“Concurrency is hard”
When designing for high concurrency, most people look to the hardware for answers. And while it’s true that it plays an important role, there’s a heck of a lot more to it.
Like, every other major database vendor is optimistic by default. Even the free ones. SQL Server is rather lonesome in that, out of the box, you get the Read Committed isolation level.
Everyone else gives you something close to Read Committed Snapshot Isolation. This is why you don’t see too many Oracle bloggers wasting precious internet on the perils of NOLOCK.
- Avoid reader/writer blocking from the start
- Makes reporting on OLTP data easier
- Can alleviate some deadlocking scenarios
- Can drive tempdb crazy
- If your transactions depend on short blocks for queuing, you may need to use locking hints
- Those orphaned “begin tran” queries have more repurcussions
Perhaps the un-sexiest bit of databases: normalization! This plays a huge part in concurrency, though.
If you choose to store all of your data in overly wide tables, a lot more queries rely on them simultaneously. If you’ve followed my advice on optimistic locking, you’ve bought yourself a little reprieve, but all those modification queries still have to get along.
Wider tables are also a lot more difficult to index. The number and variety of queries that touch wide tables in different ways often lead to many wide nonclustered indexes to compensate.
When you spread data out to well-normalized tables, the easier it becomes to spread out writes, and index for specific query patterns.
I can’t recommend Louis Davidson’s book on database design enough.
I know it’s been said everywhere on the internet, and anyone heavily invested in high-end design and implementation will have a runbook for SQL Server setups.
But still, this stuff matters! Let’s take a look at a couple things Microsoft has made better, and a couple things they haven’t.
Having these two things set up correctly from the get-go can have huge impacts down the line. Especially with trace flags 1117 and 1118 being the default tempdb behavior starting with SQL Server 2016. Back when we talked about optimistic isolation levels, we talked a little about tempdb. All the row versions that allow readers and writers to not get all gummed up go to tempdb. You’re gonna want this going blazing fast.
Having instant file initialization turned on is a no brainer (unless you’re covered in tin foil for non-fetish-related reasons). End users typically don’t like having pauses in query processing while waiting for files to grow. Letting SQL and Windows negotiate this with IOUs behind the scenes makes data file growths a whole heck of a lot less painful — especially if you’re the kind of person who lets their files grow by percentages. You know, 10% of 4 GB is a whole lot less than 10% of 400 GB.
- Cost Threshold for Parallelism
I know these are a bit personal, especially if you’re on SharePoint (forgive me for speaking such words), but here’s why they impact concurrency.
You only get a certain number of threads to work with, and they’re based on your CPU count.
You’ve got to factor a lot into how many threads you need
- Number of Users
- Number of parallel queries
- Number of serial queries
- Number of databases and data synchronization (think Mirroring, AGs, backups for Log Shipping)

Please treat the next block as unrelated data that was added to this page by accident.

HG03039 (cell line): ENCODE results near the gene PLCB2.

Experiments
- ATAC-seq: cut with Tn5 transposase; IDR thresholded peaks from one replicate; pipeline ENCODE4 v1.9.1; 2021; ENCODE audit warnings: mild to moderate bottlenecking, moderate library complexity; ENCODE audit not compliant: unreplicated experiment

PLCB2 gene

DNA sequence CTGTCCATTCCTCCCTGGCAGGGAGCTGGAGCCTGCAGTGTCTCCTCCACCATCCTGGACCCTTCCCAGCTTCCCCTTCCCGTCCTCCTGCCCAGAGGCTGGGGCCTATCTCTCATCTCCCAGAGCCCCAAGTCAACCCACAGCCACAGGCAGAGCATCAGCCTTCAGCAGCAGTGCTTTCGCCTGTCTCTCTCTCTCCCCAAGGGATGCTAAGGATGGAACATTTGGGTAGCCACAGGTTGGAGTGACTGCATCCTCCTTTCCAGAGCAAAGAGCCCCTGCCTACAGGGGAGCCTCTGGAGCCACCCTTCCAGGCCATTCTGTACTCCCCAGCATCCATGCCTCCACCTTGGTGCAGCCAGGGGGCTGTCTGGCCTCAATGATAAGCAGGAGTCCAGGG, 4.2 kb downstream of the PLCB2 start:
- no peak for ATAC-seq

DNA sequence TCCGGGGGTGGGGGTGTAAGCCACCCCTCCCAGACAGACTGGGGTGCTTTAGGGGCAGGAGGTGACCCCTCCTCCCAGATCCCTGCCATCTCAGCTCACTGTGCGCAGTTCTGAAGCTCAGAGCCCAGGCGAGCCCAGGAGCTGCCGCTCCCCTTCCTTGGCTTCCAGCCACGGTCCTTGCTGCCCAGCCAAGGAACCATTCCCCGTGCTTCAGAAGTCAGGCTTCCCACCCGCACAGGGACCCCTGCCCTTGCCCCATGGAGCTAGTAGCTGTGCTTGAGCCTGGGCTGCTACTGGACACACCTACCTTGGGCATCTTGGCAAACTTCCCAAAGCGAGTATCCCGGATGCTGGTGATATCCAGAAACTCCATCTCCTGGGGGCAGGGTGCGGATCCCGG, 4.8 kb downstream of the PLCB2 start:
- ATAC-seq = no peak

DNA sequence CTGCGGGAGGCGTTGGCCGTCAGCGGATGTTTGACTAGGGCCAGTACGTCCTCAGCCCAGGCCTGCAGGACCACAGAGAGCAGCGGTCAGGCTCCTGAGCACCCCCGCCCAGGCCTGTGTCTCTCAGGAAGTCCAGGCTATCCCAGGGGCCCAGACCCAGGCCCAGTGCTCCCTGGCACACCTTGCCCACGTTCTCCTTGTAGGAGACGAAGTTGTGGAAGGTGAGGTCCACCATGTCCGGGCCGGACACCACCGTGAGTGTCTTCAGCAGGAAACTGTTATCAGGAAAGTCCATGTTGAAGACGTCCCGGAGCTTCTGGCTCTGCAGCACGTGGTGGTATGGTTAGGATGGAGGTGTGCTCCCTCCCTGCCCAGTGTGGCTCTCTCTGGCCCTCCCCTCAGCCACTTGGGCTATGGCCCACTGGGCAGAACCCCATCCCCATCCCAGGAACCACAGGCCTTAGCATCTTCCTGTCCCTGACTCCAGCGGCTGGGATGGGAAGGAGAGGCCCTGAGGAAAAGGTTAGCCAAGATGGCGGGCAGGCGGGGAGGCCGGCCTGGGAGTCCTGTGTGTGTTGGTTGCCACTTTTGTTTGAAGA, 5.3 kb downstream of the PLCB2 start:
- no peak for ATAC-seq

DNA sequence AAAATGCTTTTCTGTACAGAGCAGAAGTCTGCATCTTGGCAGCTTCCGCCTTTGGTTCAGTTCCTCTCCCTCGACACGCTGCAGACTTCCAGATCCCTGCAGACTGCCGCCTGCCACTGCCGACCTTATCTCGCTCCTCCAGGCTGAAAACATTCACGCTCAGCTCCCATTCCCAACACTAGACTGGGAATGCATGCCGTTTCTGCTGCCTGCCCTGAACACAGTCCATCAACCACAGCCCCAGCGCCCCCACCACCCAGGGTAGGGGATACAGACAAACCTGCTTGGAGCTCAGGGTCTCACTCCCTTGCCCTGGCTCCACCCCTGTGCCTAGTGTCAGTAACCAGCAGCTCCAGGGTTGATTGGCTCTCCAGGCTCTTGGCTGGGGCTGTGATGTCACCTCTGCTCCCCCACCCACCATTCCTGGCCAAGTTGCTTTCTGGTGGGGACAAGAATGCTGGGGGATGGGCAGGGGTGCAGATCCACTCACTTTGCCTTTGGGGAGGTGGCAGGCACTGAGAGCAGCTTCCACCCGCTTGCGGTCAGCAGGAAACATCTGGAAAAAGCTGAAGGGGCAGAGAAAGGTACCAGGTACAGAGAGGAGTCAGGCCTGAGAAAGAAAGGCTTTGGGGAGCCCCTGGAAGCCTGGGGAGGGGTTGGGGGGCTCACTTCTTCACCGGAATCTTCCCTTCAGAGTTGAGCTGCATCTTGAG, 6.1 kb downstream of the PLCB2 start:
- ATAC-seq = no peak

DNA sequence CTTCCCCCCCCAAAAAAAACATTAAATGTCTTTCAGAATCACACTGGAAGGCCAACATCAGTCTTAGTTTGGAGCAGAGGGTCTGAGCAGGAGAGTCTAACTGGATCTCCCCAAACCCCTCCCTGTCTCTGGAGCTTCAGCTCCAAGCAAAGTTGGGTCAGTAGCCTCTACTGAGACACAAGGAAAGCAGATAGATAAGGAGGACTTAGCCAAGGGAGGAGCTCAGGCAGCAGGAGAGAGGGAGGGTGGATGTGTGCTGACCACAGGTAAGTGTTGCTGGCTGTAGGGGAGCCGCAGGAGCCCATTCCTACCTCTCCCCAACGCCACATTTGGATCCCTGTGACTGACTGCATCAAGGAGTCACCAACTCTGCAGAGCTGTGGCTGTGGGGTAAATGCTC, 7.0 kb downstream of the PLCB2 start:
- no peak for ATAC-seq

If you leave MAXDOP and CTFP at the defaults, you’re letting just about every query use every core.
You’re looking at running out of threads pretty quickly, if you’ve got any kind of user base. Nothing kicks concurrency to the curb like THREADPOOL waits.
This is SQL Server we’re talking about, and all those cores are doggone expensive. If a query wants to use more than one, it better be worth it.
Those defaults have been around since Justin Timberlake was country the first time.
As we speak, I’m kicking 128 GB of RAM. I don’t even have a real job.
If you’re sizing production servers, or Tituss Burgess forbid, VM hosts, and you think 256 GB of RAM is a good number, you have lost your mind to oblivion.
SQL Server 2016 SP1 Standard Edition can use 128 GB of RAM to cache data alone. If your database isn’t that big today, it will be soon. And you know you’re working on a data warehousing project, too.
On top of that, it can use
- 32 GB for column store
- 32 GB for Hekaton
And it can use any memory in your server above the 128 GB mark for query processing, DMV and plan caching, backups, and just about anything else.
Thanks to Bob Ward (who through all things are possible, except learning how to use the debugger) for confirming my suspicions about the memory grant part.
Stepping back a bit to design — you better choose those data types carefully if you want to make the most out of your memory.
Running out of memory means waiting on memory. Much like THREADPOOL, this is not what you want your queries waiting on.
Having data cached in memory and having enough memory for queries to run without spilling oodles of noodles to disk is important.
Babel of Bloggers
Concurrency isn’t the domain of any one aspect of the database. You have to put a lot of thought into it at every level of design.
There are other ways to shoot yourself in the foot, whether it’s instance stacking, putting all your clients in one database, or putting hundreds of client databases on one server.
These are the kinds of design decisions people seemed determine to make.
While they’re cheaper and easier in the beginning them, they’re often expensive and difficult to undo later.
Like these butt implants I got.
Thanks for reading!